An approximately 100 year old Galapagos giant tortoise, Charles-Darwin research station on the island of Santa Cruz, Galapagos Islands, Ecuador

Environment Extraordinary biodiversity

Ecuador is one of the most biodiverse countries on Earth. The mangrove swamps along the coastline, the Andean mountain forests, the tropical rainforests of the Amazon region and the Galápagos Islands are home to many animal and plant species not found anywhere else in the world.

Compared with other countries, an exceptionally large part of Ecuador is given over to nature reserves. About 20 per cent of the country's land area and about 12 per cent of its marine area has been designated as protected areas. However, the authorities are often not yet sufficiently able to enforce environmental laws or effectively monitor the protected areas.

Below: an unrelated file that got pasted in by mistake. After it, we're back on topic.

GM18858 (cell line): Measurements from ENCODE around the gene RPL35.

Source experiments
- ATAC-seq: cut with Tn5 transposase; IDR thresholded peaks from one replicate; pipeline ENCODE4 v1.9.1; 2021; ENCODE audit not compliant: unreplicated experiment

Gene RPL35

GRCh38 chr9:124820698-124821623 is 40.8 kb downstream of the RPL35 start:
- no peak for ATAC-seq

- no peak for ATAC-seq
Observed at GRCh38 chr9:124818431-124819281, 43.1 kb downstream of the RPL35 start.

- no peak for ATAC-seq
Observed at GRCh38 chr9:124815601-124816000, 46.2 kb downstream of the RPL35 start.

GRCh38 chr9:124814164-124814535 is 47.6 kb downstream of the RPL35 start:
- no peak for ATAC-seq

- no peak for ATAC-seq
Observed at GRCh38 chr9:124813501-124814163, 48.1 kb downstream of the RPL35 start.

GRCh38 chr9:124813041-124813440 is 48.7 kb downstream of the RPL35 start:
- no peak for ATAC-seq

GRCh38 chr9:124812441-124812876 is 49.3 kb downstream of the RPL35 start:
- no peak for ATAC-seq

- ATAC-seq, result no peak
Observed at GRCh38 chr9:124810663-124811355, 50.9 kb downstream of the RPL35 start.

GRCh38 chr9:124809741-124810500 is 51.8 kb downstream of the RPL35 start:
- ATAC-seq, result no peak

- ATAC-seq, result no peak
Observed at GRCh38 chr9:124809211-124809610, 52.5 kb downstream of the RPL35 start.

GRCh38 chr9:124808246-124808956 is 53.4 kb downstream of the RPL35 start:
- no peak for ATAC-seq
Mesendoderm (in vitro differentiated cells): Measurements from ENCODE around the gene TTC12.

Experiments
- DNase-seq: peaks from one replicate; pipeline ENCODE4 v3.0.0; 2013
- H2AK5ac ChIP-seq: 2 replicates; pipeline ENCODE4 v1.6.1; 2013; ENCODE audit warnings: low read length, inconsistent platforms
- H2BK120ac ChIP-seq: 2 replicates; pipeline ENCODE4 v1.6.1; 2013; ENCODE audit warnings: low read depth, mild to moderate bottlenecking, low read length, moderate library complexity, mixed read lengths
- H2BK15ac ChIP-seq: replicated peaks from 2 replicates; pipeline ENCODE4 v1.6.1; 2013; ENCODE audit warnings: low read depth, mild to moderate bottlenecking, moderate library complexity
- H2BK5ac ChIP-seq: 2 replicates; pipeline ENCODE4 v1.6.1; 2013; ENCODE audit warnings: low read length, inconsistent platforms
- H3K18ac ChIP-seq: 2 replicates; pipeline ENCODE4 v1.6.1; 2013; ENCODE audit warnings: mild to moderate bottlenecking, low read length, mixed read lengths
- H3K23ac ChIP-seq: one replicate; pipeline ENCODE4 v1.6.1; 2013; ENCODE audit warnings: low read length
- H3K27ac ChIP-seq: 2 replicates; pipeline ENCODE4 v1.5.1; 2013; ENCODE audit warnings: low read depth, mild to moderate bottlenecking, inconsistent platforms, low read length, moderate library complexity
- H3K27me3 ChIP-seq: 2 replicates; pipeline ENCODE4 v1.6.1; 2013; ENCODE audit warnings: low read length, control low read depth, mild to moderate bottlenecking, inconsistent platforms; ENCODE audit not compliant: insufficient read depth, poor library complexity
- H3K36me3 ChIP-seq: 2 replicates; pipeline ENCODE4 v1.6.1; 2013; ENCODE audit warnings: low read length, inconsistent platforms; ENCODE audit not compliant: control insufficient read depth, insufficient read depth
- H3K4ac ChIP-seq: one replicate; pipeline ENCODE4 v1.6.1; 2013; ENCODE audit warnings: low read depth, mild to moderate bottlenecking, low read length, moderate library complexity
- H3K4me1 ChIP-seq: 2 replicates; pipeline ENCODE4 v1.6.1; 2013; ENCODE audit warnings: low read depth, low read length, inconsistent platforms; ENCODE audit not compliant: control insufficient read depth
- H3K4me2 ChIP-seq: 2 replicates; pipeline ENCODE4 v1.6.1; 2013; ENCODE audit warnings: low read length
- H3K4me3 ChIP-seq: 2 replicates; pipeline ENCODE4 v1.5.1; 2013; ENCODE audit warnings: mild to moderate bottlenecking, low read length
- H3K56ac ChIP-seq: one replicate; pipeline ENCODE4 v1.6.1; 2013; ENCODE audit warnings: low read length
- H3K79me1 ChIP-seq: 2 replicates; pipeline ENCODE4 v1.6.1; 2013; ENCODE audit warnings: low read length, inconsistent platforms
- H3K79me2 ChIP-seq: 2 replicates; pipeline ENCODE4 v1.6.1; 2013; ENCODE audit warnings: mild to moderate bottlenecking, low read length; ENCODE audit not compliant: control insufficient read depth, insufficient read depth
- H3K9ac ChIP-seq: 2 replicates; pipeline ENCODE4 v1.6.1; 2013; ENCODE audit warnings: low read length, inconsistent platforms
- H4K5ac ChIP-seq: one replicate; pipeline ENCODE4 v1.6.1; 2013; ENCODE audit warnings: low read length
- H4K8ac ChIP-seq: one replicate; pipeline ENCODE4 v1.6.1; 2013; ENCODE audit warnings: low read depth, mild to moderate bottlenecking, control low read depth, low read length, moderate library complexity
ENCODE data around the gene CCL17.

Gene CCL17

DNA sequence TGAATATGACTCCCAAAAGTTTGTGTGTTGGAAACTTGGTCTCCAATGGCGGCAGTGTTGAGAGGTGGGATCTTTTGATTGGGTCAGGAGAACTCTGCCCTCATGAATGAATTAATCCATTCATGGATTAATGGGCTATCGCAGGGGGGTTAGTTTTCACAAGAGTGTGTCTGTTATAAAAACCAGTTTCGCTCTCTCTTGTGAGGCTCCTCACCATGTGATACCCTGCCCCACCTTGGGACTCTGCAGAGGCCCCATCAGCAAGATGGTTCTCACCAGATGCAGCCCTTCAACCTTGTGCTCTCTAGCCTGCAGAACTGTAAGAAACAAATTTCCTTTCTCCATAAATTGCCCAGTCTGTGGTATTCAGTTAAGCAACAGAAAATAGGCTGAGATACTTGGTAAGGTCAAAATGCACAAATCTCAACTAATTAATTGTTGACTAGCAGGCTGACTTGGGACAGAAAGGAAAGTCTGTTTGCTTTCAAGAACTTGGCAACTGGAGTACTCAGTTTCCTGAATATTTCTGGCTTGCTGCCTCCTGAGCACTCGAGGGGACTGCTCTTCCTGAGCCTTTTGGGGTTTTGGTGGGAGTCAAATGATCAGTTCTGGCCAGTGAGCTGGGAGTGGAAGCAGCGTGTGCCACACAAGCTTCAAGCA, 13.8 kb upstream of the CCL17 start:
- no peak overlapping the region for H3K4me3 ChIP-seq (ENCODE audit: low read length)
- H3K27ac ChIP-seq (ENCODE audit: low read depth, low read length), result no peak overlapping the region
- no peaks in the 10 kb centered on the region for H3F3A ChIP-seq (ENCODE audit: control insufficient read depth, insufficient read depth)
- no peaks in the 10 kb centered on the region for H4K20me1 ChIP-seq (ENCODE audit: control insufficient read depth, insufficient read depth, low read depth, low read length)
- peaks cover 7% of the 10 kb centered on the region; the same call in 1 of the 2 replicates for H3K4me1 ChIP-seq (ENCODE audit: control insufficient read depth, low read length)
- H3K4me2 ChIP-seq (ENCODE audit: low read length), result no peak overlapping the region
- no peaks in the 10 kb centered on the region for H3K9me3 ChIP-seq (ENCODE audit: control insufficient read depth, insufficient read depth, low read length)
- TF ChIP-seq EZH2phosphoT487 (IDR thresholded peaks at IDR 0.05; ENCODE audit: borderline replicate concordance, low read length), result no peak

Reduction of deforestation

Nature has been enshrined in Ecuador's constitution as an independent entity with its own legal rights, and there are comprehensive national programmes – progressive by regional standards – such as the Socio Bosque programme, which provides for incentive payments to the local population in return for preserving forested areas.

In the last few years, the national deforestation rate has been reduced significantly, which has not only made a major contribution towards global climate change mitigation but also helped to preserve habitats for plants and animals and living environments for local – often indigenous – communities. However, the country's diverse natural areas continue to be under threat, especially from expanding economic activities, specifically agribusiness, livestock farming, oil extraction and mining.